The first practical application of high-speed photography was Eadweard Muybridge's 1878 investigation into whether horses' feet were actually all off the ground at once during a gallop.
Bell Telephone Laboratories was one of the first customers for a camera developed by Eastman Kodak in the early 1930s. Bell used the system, which ran 16 mm film at 1000 frame/s and had a 100-foot (30 m) load capacity, to study relay bounce. When Kodak declined to develop a higher-speed version, Bell Labs developed it themselves, calling it the Fastax.
The Fastax was capable of 5,000 frame/s. Bell eventually sold the camera design to Western Electric, who in turn sold it to the Wollensak Optical Company. Wollensak further improved the design to achieve 10,000 frame/s. Redlake Laboratories introduced another 16 mm rotating prism camera, the Hycam, in the early 1960s. Photo-Sonics developed several models of rotating prism camera capable of running 35 mm and 70 mm film in the 1960s. Visible Solutions introduced the Photec IV 16 mm camera in the 1980s.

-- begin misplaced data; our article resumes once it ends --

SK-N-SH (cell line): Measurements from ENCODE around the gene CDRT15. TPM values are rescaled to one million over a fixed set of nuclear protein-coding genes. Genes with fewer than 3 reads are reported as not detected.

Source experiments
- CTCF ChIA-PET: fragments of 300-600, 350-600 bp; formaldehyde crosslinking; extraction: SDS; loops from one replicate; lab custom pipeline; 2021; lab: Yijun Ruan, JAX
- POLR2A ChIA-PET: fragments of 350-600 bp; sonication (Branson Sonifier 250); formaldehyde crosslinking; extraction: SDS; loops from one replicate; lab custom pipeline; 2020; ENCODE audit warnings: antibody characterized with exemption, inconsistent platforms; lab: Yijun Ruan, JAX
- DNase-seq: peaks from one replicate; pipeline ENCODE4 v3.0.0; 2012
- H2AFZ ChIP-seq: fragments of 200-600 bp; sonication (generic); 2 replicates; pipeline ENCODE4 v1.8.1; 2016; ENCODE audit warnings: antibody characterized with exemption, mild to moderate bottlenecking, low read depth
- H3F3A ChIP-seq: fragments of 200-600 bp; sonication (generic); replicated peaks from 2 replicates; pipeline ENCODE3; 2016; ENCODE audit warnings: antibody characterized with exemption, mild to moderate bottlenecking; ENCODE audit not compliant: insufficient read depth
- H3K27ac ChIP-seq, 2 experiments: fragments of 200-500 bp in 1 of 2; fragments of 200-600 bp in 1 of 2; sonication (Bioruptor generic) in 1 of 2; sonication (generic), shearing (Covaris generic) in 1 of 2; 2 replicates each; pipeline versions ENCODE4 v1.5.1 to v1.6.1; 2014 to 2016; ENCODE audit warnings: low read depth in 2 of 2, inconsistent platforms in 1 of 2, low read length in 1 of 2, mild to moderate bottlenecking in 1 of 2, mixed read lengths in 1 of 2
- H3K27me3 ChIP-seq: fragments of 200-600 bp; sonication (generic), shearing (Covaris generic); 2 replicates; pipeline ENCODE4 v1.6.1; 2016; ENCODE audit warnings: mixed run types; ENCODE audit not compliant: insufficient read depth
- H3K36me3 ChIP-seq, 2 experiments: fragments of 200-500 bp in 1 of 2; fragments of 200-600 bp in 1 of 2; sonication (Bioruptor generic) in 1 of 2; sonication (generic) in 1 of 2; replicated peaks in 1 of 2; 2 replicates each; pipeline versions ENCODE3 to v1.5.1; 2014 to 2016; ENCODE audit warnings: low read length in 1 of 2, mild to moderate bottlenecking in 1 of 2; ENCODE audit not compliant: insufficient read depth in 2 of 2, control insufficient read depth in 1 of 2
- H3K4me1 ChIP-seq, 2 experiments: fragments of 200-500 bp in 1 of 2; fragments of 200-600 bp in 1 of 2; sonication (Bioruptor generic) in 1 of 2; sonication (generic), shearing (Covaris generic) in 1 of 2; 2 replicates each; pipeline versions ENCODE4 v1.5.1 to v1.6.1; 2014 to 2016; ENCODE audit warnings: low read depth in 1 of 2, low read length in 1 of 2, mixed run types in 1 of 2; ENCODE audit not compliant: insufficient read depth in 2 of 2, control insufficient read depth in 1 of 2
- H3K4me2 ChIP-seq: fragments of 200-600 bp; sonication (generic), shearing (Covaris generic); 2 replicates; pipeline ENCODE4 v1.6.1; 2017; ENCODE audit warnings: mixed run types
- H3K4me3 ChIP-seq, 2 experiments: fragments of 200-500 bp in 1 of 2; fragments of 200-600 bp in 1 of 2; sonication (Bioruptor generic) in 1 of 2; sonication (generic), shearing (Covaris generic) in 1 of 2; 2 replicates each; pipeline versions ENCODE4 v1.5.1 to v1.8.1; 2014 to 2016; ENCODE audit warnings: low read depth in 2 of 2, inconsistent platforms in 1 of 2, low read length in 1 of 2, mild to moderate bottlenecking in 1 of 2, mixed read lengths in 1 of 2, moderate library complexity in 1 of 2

The D. B. Milliken company developed an intermittent, pin-registered, 16 mm camera for speeds of 400 frame/s in 1957. Mitchell, Redlake Laboratories, and Photo-Sonics eventually followed in the 1960s with a variety of 16, 35, and 70 mm intermittent cameras.
Text quoted from wikipedia.
Many of the photo above were made possible with the Make Magazine High Speed Flash Kit